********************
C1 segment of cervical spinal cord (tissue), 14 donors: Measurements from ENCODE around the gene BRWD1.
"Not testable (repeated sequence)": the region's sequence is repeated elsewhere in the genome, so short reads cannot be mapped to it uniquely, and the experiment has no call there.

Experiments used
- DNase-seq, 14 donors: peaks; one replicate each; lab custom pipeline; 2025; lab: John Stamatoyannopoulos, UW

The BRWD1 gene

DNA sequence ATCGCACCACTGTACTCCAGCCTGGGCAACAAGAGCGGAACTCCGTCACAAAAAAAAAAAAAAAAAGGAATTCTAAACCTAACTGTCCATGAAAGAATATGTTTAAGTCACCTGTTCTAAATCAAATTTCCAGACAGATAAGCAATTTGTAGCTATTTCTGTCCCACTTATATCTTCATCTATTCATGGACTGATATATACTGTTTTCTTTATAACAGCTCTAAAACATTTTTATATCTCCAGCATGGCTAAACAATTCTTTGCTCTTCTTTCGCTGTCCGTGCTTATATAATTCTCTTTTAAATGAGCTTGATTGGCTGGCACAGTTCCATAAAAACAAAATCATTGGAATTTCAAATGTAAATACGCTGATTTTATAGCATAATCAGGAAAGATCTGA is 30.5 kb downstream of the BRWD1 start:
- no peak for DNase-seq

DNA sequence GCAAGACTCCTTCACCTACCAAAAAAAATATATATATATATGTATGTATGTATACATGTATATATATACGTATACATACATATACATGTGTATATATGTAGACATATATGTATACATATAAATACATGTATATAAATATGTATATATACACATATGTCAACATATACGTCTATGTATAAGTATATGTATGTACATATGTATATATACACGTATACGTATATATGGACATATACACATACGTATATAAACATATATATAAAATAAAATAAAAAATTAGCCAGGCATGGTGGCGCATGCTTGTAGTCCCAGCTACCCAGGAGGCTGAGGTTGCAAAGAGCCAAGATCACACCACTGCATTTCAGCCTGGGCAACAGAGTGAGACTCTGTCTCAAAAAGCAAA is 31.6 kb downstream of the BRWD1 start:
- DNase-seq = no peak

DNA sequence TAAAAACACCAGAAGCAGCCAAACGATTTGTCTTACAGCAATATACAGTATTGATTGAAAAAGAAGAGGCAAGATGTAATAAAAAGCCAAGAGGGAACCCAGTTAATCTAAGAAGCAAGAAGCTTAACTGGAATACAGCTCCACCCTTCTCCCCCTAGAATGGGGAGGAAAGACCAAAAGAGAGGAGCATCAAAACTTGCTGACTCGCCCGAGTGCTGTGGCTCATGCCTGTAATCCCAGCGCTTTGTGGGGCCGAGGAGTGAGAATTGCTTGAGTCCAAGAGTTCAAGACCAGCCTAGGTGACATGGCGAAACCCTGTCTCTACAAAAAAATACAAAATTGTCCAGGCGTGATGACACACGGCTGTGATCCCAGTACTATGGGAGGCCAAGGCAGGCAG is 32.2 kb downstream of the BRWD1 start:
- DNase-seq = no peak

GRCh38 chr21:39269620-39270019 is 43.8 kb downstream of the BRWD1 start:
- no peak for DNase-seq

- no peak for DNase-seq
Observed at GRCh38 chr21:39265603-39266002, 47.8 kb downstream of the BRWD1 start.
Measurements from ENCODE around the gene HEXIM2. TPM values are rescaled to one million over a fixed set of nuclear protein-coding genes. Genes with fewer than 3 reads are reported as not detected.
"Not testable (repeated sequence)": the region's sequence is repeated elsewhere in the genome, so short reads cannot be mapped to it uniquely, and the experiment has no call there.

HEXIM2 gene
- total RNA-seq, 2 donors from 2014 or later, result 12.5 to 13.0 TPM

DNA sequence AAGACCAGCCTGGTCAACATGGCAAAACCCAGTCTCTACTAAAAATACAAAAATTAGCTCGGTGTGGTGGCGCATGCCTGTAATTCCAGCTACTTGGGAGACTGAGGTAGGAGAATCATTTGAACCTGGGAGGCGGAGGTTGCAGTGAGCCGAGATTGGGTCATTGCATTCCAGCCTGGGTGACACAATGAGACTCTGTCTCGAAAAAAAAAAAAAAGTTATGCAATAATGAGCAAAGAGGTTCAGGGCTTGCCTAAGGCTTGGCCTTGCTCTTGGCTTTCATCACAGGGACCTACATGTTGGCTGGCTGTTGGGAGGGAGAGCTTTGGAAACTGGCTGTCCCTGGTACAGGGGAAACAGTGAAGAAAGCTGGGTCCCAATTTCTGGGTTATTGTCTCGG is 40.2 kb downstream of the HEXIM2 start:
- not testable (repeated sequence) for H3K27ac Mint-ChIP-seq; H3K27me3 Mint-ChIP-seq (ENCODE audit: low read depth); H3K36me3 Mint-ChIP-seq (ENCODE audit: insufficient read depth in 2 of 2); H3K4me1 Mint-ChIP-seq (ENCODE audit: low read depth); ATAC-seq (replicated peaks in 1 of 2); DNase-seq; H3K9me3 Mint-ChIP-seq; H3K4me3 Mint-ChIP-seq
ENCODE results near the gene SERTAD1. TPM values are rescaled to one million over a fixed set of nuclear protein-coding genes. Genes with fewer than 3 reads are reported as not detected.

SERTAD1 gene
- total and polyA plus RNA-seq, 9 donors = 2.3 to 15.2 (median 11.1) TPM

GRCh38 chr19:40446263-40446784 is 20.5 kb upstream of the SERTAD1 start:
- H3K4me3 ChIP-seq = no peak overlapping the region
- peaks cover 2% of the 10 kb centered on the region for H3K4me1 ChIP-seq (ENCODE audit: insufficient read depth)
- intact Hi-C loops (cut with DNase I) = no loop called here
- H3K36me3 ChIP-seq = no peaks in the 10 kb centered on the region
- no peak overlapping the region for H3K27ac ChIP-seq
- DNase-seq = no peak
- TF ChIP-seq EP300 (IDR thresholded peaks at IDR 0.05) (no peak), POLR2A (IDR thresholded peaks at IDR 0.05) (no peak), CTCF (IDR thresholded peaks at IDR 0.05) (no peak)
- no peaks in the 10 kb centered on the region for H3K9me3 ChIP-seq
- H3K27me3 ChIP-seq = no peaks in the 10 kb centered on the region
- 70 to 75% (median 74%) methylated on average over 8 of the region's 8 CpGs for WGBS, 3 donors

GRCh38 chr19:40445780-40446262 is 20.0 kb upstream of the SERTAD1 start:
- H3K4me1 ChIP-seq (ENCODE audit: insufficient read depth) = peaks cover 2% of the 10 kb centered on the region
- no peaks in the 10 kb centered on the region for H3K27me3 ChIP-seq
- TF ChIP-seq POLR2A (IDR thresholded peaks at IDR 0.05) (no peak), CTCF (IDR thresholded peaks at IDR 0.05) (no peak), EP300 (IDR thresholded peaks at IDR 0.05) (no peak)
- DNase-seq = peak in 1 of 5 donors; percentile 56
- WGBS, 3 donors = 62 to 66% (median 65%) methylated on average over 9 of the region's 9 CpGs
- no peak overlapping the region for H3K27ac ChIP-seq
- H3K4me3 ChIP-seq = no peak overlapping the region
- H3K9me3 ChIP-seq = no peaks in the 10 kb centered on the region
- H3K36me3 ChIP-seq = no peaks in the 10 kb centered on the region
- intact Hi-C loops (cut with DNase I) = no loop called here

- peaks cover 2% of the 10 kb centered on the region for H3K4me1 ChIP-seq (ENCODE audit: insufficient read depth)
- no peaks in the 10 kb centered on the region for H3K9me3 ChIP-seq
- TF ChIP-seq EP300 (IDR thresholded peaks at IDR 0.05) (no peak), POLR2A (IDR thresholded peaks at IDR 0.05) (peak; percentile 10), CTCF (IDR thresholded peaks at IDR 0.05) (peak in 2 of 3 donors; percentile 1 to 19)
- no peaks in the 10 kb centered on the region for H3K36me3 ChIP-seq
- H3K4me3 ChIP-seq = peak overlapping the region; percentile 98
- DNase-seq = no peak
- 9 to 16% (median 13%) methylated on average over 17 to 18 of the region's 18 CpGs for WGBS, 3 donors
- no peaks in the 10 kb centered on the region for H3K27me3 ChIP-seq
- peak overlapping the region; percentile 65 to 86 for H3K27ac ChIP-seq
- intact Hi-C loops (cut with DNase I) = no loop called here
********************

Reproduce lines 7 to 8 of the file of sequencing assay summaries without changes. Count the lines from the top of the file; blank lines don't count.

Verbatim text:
- no peak for DNase-seq

DNA sequence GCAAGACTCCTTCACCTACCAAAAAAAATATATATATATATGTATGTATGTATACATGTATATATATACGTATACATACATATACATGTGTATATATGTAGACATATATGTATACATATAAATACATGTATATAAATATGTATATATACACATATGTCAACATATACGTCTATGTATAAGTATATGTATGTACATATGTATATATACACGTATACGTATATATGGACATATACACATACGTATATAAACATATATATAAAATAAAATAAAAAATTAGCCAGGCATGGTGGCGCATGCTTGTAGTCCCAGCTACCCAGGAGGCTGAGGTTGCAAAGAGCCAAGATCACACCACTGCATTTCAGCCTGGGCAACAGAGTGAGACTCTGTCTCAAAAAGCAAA is 31.6 kb downstream of the BRWD1 start: